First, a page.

An anti-roll bar (also known as an anti-roll bar, stabilizer bar, stabilizer bar, torsion bar) is a part of many Automotive Suspension System that helps to reduce the vehicle’s roll force during fast cornering or unusual road crossings. It connects opposite (left/right) wheels to each other via short swingarms with torsion elastic linkage function. Anti-roll bars increase the anti-roll stiffness of the suspension.

The first anti-roll bar patent was awarded to Canadian inventor Stephen Coleman of Fredericton, New Brunswick on April 22, 1919.

The anti-roll bar is a U-shaped metal bar that connects both wheels on the same axle to the chassis. Basically, the ends of the rods are connected to the suspension on either side of the corresponding two wheels while the middle part of the rod is connected to the body of the vehicle.

In order for the body to roll over, the suspension on the outer edge of the vehicle must compress while the suspension on the inner edge is simultaneously stretched. However, since the anti-roll bar is attached to both wheels, such a movement is only possible if the metal rod is allowed to twist. (One side of the bar must twist upwards while the other side twists downward.) So the torsional stiffness of the rod – or resistance to torsion, determines its ability to reduce body roll. Less torsion bars result in less counter-movement on either side of the suspension (dragging, compression) – this results in less body roll.

Purpose and function of anti-roll bar

The anti-roll bar is intended to force each side of the vehicle to lower or raise to similar heights, to reduce the vehicle’s side-to-side tilt on curves, sharp corners or large bumps. When this bar is removed, the vehicle is tilted markedly, as shown in the image below.

There are many variations on anti-roll bar designs, but all have a common function of forcing the shock absorber, spring, or torsion bar of the opposite wheel to lower or raise it to the level of the other wheel.

In a quick turn, the car tends to tip out of the corner, leaning closer to the outside wheel, and the anti-roll bar will force the opposite wheel to come closer to the vehicle as well. As a result, the car tends to “hug” the road closer when making quick turns, where all the wheels are closer to the body of the vehicle. After a quick turn, downward pressure is reduced and the paired wheels can return to normal height above the vehicle, held at the same level by the connecting swingarm.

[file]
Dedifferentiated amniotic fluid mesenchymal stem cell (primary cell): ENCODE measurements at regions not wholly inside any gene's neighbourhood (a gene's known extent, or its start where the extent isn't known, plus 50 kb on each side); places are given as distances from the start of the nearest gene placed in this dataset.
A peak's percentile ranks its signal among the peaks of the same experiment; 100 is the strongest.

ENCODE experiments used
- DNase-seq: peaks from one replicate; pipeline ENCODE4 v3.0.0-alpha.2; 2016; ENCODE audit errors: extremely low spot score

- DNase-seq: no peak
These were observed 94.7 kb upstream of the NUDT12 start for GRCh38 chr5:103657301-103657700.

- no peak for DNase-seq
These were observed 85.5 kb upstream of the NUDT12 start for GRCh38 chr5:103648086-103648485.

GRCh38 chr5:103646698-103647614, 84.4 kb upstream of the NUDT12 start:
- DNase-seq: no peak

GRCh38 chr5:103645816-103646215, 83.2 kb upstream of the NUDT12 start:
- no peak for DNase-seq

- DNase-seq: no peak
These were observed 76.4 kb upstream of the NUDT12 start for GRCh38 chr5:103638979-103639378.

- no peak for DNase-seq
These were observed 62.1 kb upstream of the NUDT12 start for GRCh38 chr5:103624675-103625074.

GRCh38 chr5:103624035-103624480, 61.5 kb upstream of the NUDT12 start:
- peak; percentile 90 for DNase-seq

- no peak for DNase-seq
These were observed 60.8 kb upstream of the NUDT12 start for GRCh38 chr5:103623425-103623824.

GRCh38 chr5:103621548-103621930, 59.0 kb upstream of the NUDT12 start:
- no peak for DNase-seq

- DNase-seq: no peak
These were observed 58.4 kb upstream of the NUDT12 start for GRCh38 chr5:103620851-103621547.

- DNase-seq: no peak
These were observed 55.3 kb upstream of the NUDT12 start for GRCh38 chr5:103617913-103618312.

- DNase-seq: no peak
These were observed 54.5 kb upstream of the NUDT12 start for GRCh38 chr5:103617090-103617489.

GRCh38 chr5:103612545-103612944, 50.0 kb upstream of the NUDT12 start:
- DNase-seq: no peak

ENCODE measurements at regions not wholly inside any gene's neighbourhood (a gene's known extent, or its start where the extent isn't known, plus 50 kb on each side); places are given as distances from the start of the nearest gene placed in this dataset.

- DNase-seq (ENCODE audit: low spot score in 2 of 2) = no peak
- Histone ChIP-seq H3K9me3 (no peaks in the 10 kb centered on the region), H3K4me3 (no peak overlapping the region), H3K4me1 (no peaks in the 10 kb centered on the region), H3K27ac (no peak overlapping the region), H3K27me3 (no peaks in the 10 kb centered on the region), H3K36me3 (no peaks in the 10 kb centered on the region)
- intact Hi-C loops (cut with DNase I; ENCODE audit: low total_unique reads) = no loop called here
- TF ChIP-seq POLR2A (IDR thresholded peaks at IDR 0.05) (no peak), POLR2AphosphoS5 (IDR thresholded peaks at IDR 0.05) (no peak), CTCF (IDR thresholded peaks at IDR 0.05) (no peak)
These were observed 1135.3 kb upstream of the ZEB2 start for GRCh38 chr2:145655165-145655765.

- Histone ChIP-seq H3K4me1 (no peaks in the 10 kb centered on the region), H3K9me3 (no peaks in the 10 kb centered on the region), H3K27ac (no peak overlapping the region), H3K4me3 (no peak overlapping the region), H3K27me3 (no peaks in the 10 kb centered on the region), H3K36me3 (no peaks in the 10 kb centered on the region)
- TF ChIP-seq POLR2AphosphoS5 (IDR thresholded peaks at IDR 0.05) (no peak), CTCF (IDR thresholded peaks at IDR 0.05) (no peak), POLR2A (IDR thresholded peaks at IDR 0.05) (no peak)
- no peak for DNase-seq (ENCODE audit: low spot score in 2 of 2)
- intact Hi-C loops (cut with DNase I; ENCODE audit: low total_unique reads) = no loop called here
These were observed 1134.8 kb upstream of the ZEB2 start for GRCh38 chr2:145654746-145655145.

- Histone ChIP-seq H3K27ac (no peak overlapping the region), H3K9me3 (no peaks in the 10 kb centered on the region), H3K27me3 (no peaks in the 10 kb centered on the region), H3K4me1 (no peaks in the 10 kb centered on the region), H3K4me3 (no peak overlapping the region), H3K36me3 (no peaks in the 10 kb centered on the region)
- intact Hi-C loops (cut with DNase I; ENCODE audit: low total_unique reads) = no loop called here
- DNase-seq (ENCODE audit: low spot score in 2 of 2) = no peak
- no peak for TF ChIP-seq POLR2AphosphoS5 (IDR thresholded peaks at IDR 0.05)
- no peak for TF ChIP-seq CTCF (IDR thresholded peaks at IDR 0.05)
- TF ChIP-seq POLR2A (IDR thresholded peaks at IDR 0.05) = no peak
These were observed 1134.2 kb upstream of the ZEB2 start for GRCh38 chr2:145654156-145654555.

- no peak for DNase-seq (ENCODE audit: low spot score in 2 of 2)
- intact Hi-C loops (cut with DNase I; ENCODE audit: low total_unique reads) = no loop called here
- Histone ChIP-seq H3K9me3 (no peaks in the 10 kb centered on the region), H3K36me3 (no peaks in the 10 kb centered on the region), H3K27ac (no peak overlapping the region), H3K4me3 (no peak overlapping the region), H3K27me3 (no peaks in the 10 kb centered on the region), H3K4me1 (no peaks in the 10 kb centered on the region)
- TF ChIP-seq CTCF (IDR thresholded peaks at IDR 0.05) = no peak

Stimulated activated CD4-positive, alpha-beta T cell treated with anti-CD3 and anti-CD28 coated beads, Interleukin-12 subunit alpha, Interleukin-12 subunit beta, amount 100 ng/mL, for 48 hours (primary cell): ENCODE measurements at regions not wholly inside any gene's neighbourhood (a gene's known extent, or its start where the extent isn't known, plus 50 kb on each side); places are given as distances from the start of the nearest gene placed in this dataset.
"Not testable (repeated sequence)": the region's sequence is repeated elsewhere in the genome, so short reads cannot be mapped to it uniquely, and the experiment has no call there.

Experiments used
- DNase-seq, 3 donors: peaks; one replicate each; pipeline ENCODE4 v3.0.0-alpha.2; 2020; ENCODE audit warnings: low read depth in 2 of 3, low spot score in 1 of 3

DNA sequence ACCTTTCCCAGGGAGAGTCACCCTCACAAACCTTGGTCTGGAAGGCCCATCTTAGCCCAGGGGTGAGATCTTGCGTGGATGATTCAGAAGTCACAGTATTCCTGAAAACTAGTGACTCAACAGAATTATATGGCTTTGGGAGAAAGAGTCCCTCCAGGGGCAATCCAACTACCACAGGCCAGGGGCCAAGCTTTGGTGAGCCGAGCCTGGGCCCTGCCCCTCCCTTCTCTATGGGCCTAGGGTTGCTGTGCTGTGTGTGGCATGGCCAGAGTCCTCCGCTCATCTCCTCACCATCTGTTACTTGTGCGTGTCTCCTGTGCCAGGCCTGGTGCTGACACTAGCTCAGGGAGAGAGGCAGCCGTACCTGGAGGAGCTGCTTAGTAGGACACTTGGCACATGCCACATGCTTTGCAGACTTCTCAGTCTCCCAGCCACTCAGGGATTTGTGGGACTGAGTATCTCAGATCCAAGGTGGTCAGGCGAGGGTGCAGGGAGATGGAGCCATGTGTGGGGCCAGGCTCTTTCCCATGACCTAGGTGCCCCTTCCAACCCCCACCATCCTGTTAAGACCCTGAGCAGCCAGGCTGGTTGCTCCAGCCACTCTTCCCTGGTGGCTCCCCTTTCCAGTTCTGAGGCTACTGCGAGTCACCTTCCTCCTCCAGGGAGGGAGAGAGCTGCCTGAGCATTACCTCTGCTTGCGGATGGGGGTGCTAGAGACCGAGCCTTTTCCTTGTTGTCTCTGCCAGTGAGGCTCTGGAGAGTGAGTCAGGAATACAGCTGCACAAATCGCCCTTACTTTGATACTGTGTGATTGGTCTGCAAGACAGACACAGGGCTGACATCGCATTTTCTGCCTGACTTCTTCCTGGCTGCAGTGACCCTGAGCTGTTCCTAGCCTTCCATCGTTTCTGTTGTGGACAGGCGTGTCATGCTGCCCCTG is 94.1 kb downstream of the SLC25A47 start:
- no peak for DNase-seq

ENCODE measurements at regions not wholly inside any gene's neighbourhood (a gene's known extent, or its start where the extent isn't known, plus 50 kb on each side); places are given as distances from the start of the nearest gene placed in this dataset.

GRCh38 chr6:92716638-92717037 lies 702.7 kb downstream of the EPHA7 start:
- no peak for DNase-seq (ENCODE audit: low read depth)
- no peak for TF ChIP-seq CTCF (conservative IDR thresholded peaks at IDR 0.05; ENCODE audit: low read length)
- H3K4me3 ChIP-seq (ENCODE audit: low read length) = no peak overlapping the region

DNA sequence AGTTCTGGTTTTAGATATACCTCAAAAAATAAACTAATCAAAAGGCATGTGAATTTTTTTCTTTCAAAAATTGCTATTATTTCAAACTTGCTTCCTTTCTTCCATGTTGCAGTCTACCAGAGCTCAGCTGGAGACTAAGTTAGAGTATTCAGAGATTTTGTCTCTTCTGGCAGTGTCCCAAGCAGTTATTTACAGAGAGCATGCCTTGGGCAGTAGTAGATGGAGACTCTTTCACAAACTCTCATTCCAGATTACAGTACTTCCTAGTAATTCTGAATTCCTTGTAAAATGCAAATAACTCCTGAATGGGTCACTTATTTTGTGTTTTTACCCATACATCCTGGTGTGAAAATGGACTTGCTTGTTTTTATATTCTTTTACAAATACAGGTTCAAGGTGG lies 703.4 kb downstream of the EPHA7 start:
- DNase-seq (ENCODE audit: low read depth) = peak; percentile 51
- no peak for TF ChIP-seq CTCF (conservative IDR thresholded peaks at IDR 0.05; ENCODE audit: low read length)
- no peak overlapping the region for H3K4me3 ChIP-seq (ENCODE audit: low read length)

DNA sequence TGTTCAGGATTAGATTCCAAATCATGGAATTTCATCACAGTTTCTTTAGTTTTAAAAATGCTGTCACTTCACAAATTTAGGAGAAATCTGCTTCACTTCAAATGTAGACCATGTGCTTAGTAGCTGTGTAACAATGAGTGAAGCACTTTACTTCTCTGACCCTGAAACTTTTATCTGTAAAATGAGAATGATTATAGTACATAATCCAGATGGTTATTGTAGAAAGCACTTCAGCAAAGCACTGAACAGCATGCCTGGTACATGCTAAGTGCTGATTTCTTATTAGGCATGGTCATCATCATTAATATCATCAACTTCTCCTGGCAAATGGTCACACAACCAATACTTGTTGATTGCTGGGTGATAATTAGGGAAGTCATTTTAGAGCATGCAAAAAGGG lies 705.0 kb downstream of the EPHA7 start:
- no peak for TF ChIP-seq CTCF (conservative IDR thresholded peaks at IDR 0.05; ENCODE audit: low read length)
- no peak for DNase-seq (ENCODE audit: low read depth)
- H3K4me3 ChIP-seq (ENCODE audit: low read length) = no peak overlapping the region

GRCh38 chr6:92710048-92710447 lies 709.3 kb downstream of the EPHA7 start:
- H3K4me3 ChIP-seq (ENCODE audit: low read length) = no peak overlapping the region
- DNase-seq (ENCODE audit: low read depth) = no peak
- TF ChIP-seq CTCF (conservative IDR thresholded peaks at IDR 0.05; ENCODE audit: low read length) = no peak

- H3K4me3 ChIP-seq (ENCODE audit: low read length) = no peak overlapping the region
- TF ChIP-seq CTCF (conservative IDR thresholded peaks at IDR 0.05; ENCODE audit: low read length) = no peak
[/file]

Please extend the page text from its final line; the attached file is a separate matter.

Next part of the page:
The anti-roll bar provides two main functions. The first function is to reduce the body tilt. The reduction in body tilt depends on the total anti-roll stiffness of the vehicle. Increasing the vehicle’s total anti-roll stiffness does not change the total load (weight) at steady state transferred from the inner wheel to the outer wheel, it only reduces the body tilt. The total lateral load is determined by the height of the center of gravity and the width of the track.

Another function of the anti-roll bar is to adjust the vehicle’s handling balance. Under- or over-turning behavior can be corrected by varying the ratio of total anti-roll stiffness from the front and rear axles. Increasing the anti-roll stiffness ratio at the front increases the ratio of total transmission to which the front axle responds – and decreases the ratio to which the rear axle responds. In general, this causes the outer front wheel to run at a relatively higher slip angle and the outer rear wheel to run at a relatively lower slip angle, which is a lack of revving effect. Increasing the roll stiffness ratio on the rear axle has the opposite effect and reduces under-rotation.

How does the anti-roll bar work?

The anti-roll bar is usually an elastic torsion bar to counteract the rolling motion of the vehicle body. It is usually composed of a cylindrical steel bar, formed into a “U” shape, in the middle connected to the body, connected to the suspension on the left and right sides respectively to the two wheels.

If the left and right wheels move together, the anti-roll bar simply rotates around its mounting points. If the wheels are moving relative to each other, the rod is subjected to torsion force and forced torsional motion. Each end of the rod is connected to an end link via a flexible joint. The end link of the anti-roll bar in turn connects to a point near the wheel or axle, transferring power from the heavily loaded axle to the opposite side.

When turning around a corner, the inflated mass of the body creates a lateral force at the center of gravity (CG), which is proportional to the lateral acceleration – the inertia force. Since the center of gravity is not normally on the roll axle, the lateral force that creates a torque about the roll axis tends to overturn the body. (The flip shaft is the line connecting the front and rear roll centers). Called flip pair.

The flip pair is countered by the anti-roll stiffness of the suspension. The use of anti-roll bars helped the designers to reduce spring/suspension stiffness purely in the vertical direction, allowing for improved controllability and handling without sacrificing ride quality.

One effect of overturning the body (frame), for a typical suspension geometry, is the positive camber of the wheels on the outside of the turn and negative on the inside, reducing their cornering grip (especially is with criss-cross tyres).

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Written by Fields Nguyen

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